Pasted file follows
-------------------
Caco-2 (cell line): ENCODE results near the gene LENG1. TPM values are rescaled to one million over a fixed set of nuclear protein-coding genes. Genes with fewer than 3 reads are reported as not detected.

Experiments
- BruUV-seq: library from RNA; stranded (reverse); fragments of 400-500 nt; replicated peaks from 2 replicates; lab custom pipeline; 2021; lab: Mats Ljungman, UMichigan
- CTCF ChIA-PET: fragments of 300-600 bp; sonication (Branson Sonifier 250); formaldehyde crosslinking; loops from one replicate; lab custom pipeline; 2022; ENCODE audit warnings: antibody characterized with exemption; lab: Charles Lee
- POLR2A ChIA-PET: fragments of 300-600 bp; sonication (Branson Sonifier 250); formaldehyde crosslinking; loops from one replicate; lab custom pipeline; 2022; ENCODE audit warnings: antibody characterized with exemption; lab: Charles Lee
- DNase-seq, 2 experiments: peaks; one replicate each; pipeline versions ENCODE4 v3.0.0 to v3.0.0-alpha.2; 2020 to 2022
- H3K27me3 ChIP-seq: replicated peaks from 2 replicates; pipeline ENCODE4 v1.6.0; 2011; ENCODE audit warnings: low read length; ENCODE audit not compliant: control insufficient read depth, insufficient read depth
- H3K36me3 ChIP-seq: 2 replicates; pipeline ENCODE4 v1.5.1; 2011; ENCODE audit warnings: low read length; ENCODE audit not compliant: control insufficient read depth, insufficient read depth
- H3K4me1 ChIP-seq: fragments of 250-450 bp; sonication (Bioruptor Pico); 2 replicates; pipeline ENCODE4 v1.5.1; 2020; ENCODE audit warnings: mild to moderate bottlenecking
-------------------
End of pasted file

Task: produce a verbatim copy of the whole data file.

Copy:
Caco-2 (cell line): ENCODE results near the gene LENG1. TPM values are rescaled to one million over a fixed set of nuclear protein-coding genes. Genes with fewer than 3 reads are reported as not detected.

Experiments
- BruUV-seq: library from RNA; stranded (reverse); fragments of 400-500 nt; replicated peaks from 2 replicates; lab custom pipeline; 2021; lab: Mats Ljungman, UMichigan
- CTCF ChIA-PET: fragments of 300-600 bp; sonication (Branson Sonifier 250); formaldehyde crosslinking; loops from one replicate; lab custom pipeline; 2022; ENCODE audit warnings: antibody characterized with exemption; lab: Charles Lee
- POLR2A ChIA-PET: fragments of 300-600 bp; sonication (Branson Sonifier 250); formaldehyde crosslinking; loops from one replicate; lab custom pipeline; 2022; ENCODE audit warnings: antibody characterized with exemption; lab: Charles Lee
- DNase-seq, 2 experiments: peaks; one replicate each; pipeline versions ENCODE4 v3.0.0 to v3.0.0-alpha.2; 2020 to 2022
- H3K27me3 ChIP-seq: replicated peaks from 2 replicates; pipeline ENCODE4 v1.6.0; 2011; ENCODE audit warnings: low read length; ENCODE audit not compliant: control insufficient read depth, insufficient read depth
- H3K36me3 ChIP-seq: 2 replicates; pipeline ENCODE4 v1.5.1; 2011; ENCODE audit warnings: low read length; ENCODE audit not compliant: control insufficient read depth, insufficient read depth
- H3K4me1 ChIP-seq: fragments of 250-450 bp; sonication (Bioruptor Pico); 2 replicates; pipeline ENCODE4 v1.5.1; 2020; ENCODE audit warnings: mild to moderate bottlenecking